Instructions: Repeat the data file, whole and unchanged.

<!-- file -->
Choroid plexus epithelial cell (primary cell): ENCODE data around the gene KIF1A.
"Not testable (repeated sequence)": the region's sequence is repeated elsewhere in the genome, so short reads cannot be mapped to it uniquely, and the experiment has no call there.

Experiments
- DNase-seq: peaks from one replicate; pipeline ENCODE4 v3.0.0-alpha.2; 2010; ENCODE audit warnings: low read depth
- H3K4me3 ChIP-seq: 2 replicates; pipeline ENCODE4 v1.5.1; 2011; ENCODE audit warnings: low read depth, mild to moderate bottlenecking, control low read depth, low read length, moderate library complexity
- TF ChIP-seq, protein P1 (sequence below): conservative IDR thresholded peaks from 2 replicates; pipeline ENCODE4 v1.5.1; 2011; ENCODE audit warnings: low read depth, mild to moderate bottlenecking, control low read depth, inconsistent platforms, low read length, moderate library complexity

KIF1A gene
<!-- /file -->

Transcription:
Choroid plexus epithelial cell (primary cell): ENCODE data around the gene KIF1A.
"Not testable (repeated sequence)": the region's sequence is repeated elsewhere in the genome, so short reads cannot be mapped to it uniquely, and the experiment has no call there.

Experiments
- DNase-seq: peaks from one replicate; pipeline ENCODE4 v3.0.0-alpha.2; 2010; ENCODE audit warnings: low read depth
- H3K4me3 ChIP-seq: 2 replicates; pipeline ENCODE4 v1.5.1; 2011; ENCODE audit warnings: low read depth, mild to moderate bottlenecking, control low read depth, low read length, moderate library complexity
- TF ChIP-seq, protein P1 (sequence below): conservative IDR thresholded peaks from 2 replicates; pipeline ENCODE4 v1.5.1; 2011; ENCODE audit warnings: low read depth, mild to moderate bottlenecking, control low read depth, inconsistent platforms, low read length, moderate library complexity

KIF1A gene